As for the first thought; Paul, in his second letter to the church at Corinth, says this:

Now if the ministry that brought death, which was engraved in letters on stone, came with glory, so that the Israelites could not look steadily at the face of Moses because of its glory, transitory though it was, will not the ministry of the Spirit be even more glorious? If the ministry that brought condemnation was glorious, how much more glorious is the ministry that brings righteousness! For what was glorious has no glory now in comparison with the surpassing glory. And if what was transitory came with glory, how much greater is the glory of that which lasts!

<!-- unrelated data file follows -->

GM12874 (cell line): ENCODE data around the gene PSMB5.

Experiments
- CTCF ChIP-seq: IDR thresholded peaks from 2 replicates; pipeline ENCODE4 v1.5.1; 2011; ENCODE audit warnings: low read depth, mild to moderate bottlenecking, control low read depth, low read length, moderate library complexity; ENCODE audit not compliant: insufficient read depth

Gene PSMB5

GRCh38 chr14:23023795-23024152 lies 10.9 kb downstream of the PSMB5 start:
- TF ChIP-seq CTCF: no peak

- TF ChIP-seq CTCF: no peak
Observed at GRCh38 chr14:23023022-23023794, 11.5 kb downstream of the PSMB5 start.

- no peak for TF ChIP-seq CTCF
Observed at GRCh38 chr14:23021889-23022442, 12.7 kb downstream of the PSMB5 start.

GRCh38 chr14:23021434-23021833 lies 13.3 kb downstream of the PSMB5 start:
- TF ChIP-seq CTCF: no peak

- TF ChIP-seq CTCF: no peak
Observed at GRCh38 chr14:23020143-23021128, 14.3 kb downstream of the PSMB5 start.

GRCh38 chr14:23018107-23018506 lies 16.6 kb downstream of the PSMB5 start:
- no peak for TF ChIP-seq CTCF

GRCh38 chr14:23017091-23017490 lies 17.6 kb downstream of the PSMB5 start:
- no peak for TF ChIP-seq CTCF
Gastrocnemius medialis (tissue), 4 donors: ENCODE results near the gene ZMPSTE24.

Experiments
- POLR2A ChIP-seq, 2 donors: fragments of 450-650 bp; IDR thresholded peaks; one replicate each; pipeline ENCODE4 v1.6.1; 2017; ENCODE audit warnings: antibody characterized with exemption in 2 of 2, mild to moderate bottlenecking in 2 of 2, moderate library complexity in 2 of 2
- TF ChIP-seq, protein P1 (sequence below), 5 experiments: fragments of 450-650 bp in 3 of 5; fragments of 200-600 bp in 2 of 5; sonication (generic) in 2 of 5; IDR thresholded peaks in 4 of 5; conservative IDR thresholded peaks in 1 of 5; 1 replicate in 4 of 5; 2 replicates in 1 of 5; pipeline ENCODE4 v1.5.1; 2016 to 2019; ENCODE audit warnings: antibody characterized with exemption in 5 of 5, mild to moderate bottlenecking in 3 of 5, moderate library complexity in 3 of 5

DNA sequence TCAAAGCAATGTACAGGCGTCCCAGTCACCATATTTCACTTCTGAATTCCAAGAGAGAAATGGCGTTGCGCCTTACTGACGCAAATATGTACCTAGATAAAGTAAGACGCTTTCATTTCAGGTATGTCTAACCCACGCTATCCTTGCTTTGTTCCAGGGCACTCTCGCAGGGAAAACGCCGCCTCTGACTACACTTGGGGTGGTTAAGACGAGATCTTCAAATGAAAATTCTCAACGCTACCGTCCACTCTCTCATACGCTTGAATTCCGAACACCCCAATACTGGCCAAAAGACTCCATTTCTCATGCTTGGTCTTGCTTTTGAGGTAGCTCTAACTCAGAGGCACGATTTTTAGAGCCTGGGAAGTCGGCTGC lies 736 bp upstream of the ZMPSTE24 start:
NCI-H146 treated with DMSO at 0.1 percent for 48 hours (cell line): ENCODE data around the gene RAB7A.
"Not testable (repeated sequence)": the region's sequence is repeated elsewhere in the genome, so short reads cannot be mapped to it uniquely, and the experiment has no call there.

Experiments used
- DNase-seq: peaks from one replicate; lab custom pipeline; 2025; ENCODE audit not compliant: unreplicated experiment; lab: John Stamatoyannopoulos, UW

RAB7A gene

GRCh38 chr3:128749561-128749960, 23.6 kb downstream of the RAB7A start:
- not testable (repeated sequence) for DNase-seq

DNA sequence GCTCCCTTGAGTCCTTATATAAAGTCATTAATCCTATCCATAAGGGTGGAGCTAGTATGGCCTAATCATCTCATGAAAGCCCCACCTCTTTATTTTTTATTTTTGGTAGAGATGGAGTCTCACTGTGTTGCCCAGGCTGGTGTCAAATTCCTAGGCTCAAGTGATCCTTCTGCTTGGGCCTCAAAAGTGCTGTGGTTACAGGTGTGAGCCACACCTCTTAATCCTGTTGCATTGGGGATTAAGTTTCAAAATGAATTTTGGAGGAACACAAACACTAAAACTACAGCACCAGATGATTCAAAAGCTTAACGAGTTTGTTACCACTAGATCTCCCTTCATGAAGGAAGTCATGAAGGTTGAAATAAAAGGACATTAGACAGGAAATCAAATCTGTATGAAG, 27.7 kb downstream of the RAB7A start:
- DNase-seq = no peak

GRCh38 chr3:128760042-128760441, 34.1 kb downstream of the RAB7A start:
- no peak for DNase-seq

Therefore, since we have such a hope, we are very bold. We are not like Moses, who would put a veil over his face to prevent the Israelites from seeing the end of what was passing away. But their minds were made dull, for to this day the same veil remains when the old covenant is read. It has not been removed, because only in Christ is it taken away. Even to this day when Moses is read, a veil covers their hearts. But whenever anyone turns to the Lord, the veil is taken away. (2 Cor 3:7-16)

The Israelites really didn’t want to see the glory. They really didn’t want to experience the presence of God. Yes, they were frightened that such an experience might kill them, but I wonder if they weren’t more afraid of the changes that kind of experience might produce in their own lives.

Moses was reflecting the glory of God, and he had to hide his face. How sad.

Paul continues with this: